Imagine you’re at the grocery store with your three-year-old son. He’s promised you he’ll behave, and you’re planning to surprise him with a treat at the checkout counter.
You’re roughly halfway through your grocery list when he starts to get antsy. He wants out of the cart and promptly begins pulling things off the shelves, so you put him back in the cart, and he begins throwing a temper tantrum. You look at your watch – it’s getting close to lunchtime, which is closely followed by naptime. It’s becoming apparent that you have a decision to make.
Do you choose to use empathy by giving him a big hug, telling him you love him, and letting him know you understand it can be tough to be patient—or do you choose to hold him accountable to his promise of good behavior? And which one is the right thing to do?
Sales managers struggle with similar questions: Should they be the empathetic manager who supports and grows their salespeople—or should they be the kind of manager that holds their salespeople tightly accountable for results?
The answer is both. Parents don’t choose between loving their children and expecting good behavior. Sales managers shouldn’t choose, either. Effective managers use a combination of empathy and accountability to build trust in their teams while consistently driving results at the same time.
The Empathetic Manager
Empathetic managers are warm and friendly. They know their salespeople well—not just the details of their personal lives, but they know what makes them tick and what their key talents are. They care about their people, help them build their talents into strengths, and work to advance their employees’ careers.
The Accountability Manager
Managers who focus on accountability are more performance-driven. They track the numbers, analyze what they mean, and use the data to set specific goals and expectations for their people. They create an environment based on measurement and performance standards, and everyone understands there are consequences for falling below standards too frequently.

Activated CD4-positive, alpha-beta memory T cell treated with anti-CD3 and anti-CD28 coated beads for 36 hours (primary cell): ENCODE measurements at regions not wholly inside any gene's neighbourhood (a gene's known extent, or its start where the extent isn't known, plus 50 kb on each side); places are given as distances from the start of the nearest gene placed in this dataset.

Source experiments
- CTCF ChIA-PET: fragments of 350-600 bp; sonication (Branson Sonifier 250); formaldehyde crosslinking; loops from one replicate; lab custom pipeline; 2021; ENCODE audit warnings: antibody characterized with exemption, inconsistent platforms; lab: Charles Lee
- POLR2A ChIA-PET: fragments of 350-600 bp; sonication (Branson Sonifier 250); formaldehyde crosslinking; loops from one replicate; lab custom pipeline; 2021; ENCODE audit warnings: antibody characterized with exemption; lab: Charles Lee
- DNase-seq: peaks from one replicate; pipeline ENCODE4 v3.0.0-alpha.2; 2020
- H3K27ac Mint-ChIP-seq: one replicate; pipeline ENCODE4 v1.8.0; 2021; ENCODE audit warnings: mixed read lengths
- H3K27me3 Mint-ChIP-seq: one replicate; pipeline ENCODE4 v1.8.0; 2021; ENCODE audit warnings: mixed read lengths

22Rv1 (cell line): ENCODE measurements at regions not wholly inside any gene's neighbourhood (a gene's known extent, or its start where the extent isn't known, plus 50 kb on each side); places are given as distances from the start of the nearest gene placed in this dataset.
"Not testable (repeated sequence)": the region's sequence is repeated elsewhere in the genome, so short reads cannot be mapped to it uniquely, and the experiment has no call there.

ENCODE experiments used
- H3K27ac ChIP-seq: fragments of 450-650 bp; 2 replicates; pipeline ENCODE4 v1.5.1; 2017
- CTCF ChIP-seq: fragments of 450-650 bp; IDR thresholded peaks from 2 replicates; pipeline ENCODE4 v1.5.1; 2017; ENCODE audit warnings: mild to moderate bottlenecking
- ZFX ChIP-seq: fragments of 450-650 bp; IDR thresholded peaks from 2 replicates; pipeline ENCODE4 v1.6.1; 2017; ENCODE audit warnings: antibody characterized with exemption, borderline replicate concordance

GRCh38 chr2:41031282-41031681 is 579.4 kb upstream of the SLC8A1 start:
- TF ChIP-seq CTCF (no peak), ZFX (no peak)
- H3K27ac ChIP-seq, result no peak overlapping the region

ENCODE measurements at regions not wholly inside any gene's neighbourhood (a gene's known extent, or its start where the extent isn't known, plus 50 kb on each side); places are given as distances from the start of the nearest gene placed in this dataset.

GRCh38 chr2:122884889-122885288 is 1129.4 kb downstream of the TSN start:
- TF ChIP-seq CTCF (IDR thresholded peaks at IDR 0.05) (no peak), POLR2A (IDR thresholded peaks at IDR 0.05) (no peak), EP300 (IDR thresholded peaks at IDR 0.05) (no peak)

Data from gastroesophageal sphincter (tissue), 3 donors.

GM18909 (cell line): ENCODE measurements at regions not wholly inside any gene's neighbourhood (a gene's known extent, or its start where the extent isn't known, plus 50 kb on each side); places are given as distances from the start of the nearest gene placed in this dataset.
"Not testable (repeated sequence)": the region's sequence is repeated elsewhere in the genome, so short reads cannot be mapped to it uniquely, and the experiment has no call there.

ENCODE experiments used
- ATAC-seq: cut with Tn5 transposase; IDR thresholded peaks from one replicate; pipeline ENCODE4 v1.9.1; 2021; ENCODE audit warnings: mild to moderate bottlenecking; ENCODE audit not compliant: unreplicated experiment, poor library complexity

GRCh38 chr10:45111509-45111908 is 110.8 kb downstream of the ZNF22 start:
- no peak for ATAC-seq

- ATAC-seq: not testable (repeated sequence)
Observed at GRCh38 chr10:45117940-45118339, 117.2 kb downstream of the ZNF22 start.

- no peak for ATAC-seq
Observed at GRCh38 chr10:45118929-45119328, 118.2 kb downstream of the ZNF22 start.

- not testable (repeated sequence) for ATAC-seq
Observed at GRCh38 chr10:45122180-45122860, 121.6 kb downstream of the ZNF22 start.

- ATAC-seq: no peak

Which Direction Do You Lean?
Every manager either leans toward being empathetic and should therefore build their accountability muscle, or they lean toward accountability and should learn how to be more empathetic. Take a moment to reflect on your management style. Odds are, you already know which direction you lean.
If you lean towards empathy, clearly outline your goals and expectations for each of your salespeople. Use your empathetic side to reflect on how each person you manage may want their goals outlined to them and how often you may need to check in with each one of them. Ensure everyone is making consistent progress, and ask them what you can do to support them along the way.
If you lean towards accountability, use your goal-setting mindset to set relationship-building goals. Implement a tool like the Growth Guide to deepen your relationships with your salespeople. Understand what their goals and motivations are, but also understand the type of support they want from you in order to help them be successful.
Just as in parenting, great sales managers shouldn’t choose one path or the other. Salespeople need to be nurtured and grown, but they also need to be held to high standards of performance. Consider whether you’re more of an empathetic manager or more of an accountability manager, and take action to grow the other side.
*Editor's Note: This blog was originally written in 2014 and has since been updated.